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ArtikelAutism spectrum disorders in IVF children: a national case–control study in Finland  
Oleh: Lehti, V. ; Brown, A.S. ; Gissler, M. ; Rihko, M. ; Suominen, A. ; Sourander, A.
Jenis: Article from Journal - ilmiah internasional
Dalam koleksi: Human Reproduction vol. 28 no. 03 (Mar. 2013), page 812-818.
Topik: assisted reproduction ; autism ; epidemiology ; IVF outcome
  • Perpustakaan FK
    • Nomor Panggil: H07.K.2013.01
    • Non-tandon: 1 (dapat dipinjam: 0)
    • Tandon: tidak ada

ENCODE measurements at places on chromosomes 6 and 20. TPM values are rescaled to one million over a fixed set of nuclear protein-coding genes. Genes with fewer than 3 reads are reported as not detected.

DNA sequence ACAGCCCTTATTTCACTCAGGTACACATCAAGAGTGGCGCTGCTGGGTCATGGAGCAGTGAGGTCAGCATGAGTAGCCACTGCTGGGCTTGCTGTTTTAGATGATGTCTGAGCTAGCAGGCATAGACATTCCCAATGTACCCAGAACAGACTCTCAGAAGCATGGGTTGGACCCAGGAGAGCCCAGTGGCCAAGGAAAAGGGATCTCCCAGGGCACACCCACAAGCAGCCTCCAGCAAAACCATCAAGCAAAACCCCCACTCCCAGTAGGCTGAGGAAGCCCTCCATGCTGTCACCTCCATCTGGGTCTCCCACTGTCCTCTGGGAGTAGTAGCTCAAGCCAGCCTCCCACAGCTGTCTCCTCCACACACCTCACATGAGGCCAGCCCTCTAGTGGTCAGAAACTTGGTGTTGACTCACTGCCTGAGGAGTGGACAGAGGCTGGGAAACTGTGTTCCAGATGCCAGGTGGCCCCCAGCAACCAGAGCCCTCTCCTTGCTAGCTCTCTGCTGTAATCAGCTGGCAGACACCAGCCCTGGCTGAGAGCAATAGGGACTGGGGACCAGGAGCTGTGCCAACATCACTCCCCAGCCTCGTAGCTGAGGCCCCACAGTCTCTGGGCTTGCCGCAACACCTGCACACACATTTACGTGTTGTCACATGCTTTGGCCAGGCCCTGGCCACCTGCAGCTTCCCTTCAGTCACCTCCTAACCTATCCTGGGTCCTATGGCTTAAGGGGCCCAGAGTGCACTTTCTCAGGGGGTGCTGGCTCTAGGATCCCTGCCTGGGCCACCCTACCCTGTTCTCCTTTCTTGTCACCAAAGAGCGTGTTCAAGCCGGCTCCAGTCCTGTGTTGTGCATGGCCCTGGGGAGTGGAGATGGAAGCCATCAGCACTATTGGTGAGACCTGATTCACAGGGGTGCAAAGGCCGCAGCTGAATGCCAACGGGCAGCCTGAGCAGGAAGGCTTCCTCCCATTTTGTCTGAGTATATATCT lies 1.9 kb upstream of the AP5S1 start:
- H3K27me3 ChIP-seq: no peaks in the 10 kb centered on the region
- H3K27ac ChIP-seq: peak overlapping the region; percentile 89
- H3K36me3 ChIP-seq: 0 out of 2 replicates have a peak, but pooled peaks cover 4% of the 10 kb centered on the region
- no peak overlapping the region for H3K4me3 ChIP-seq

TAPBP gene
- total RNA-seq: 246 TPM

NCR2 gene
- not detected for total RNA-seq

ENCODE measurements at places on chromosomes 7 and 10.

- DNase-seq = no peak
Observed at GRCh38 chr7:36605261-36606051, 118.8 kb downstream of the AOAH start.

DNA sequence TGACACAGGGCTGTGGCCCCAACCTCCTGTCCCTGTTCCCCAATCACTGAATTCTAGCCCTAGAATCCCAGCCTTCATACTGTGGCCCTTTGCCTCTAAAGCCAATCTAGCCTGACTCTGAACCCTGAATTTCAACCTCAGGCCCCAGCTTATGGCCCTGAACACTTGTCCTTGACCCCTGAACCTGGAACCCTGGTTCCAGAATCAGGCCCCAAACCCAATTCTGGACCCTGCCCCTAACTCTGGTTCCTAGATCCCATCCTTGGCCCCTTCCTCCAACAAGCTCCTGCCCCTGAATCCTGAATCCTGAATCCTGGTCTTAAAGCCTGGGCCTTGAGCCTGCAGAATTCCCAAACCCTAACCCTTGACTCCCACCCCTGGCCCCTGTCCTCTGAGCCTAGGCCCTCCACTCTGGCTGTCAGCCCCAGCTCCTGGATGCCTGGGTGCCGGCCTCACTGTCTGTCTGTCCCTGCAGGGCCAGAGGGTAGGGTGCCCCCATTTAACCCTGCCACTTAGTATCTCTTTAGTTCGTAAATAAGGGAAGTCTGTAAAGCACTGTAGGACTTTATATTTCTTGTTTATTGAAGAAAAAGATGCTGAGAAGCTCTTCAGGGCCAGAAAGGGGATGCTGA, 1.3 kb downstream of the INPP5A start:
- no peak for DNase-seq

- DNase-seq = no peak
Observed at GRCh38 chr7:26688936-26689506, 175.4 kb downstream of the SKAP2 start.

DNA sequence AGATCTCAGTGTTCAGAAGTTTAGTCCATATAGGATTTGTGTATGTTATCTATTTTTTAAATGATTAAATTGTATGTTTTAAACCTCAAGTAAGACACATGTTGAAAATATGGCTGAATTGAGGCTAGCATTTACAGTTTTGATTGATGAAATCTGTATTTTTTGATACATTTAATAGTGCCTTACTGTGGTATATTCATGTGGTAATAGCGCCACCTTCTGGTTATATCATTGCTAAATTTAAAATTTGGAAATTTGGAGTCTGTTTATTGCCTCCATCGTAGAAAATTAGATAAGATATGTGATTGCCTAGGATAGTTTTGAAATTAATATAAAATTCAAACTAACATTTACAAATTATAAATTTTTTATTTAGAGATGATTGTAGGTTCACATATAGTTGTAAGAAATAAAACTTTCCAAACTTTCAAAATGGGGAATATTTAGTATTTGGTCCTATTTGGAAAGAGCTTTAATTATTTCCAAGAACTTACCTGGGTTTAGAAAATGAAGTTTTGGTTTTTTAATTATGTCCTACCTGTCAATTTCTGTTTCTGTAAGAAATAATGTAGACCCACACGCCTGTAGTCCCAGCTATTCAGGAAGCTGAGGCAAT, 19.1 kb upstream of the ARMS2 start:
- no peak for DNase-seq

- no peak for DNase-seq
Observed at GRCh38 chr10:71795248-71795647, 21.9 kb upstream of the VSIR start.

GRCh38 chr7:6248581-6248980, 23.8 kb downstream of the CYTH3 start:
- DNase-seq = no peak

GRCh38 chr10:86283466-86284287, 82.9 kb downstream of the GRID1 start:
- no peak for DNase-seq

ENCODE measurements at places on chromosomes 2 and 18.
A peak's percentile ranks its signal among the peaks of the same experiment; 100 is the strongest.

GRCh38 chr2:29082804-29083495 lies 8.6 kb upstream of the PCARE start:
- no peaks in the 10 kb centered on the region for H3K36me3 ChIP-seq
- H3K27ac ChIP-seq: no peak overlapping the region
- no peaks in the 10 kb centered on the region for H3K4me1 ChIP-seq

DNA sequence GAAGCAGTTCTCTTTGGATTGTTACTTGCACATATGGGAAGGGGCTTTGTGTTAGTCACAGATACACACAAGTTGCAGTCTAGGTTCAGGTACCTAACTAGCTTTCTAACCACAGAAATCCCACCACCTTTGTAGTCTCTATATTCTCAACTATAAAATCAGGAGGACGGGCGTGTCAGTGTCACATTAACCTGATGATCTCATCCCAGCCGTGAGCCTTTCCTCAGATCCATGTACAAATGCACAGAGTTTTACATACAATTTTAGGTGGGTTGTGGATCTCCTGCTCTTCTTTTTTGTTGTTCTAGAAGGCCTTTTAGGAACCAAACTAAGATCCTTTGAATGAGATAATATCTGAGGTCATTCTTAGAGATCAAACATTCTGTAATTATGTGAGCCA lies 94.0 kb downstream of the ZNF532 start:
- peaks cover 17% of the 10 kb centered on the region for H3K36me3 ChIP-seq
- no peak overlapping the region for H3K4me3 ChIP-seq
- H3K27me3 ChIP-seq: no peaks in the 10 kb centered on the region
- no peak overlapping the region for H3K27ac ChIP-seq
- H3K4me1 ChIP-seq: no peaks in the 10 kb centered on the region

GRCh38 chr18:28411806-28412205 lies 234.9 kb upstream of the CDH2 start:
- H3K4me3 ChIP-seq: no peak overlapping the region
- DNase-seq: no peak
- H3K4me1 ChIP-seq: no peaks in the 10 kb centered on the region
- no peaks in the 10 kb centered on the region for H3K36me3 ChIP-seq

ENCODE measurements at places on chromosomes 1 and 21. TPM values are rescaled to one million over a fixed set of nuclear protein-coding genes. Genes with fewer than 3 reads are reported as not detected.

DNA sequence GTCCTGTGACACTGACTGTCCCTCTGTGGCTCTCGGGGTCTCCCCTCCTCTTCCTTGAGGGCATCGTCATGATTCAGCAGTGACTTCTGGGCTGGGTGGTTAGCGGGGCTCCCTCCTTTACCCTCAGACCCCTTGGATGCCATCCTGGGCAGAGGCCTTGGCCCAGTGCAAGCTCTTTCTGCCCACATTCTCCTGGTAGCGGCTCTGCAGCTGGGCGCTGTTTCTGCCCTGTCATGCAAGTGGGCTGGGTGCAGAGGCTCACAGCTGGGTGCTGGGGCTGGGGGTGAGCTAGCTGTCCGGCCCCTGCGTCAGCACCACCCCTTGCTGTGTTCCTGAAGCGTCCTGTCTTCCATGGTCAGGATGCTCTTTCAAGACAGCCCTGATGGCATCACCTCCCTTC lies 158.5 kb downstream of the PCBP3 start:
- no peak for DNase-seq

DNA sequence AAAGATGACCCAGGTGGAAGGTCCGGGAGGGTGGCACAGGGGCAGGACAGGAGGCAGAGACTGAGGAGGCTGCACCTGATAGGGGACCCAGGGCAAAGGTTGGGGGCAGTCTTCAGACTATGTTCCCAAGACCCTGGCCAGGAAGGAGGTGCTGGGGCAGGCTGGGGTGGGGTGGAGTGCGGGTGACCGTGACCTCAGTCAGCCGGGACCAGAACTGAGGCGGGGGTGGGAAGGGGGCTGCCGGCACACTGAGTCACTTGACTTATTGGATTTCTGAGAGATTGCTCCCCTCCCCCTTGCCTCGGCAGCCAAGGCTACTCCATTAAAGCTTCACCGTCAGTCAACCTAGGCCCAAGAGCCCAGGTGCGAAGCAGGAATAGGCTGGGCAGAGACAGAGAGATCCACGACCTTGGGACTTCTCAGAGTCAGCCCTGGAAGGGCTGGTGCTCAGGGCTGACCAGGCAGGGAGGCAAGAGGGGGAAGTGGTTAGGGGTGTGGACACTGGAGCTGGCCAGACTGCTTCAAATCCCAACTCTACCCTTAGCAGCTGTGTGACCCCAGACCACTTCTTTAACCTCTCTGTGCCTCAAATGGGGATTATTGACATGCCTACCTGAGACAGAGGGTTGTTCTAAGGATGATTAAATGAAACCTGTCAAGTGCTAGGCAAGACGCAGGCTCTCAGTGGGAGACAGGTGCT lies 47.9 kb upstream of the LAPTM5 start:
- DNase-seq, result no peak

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Isi artikelSTUDY QUESTION Does IVF increase the risk of autism spectrum disorders (ASDs)? SUMMARY ANSWER No association between IVF and ASDs or any of its subtypes was found in this sample. WHAT IS KNOWN ALREADY Certain prenatal factors may increase the risk of ASDs. Studies on the association between IVF and ASDs have shown inconsistent results. IVF is known to increase the risk of perinatal problems but many of them are related to multiple pregnancies. STUDY DESIGN, SIZE, DURATION This case–control study included 4164 autistic cases and 16 582 matched controls born in Finland in 1991–2005. The cases were diagnosed with ASDs by the year 2007. The maximum age at diagnosis was 16 years. PARTICIPANTS/MATERIALS, SETTING, METHODS Four controls were matched to each case. For singletons the matching criteria were date of birth, place of birth, sex and residency in Finland. For twins the birth order within a twin pair was included as well. In the whole sample, there were 63 cases (1.51%) and 229 controls (1.38%) born after IVF. MAIN RESULTS AND THE ROLE OF CHANCE No significant association was found between IVF and ASDs (adjusted odds ratio (OR): 0.9, 95% confidence interval (CI): 0.7–1.3) or its subtypes childhood autism (OR: 0.8, 95% CI: 0.4–1.5), Asperger's syndrome (OR: 0.9, 95% CI: 0.5–1.6) or other pervasive developmental disorder (OR: 1.0, 95% CI: 0.6–1.6). When only singletons were included, there was an association between IVF and Asperger's syndrome in an unadjusted analysis (OR: 2.0, 95% CI: 1.1–3.5) but this was not significant when adjusted for mother's socioeconomic status or parity. When the analyses were conducted separately for boys and girls, there was a significant association between IVF and Asperger's syndrome for boys in an unadjusted analysis (OR: 2.1, 95% CI: 1.2–3.7) but this was not significant in the final adjusted model. LIMITATIONS, REASONS FOR CAUTION Information both on IVF and on ASDs was based on registers and it is possible that there is some misclassification. No information on different subtypes of IVF or other assisted reproduction techniques was available. Statistical power may have been insufficient. WIDER IMPLICATIONS OF THE FINDINGS This study showed no increased risk of ASDs in children born after IVF but studies with larger sample sizes and information on different subtypes of IVF are needed to confirm the finding. STUDY FUNDING/COMPETING INTEREST(S) The study was supported by Autism Speaks, NIMH 1K02-MH65422 and NIEHS 1R01ES019004. There are no competing interests.
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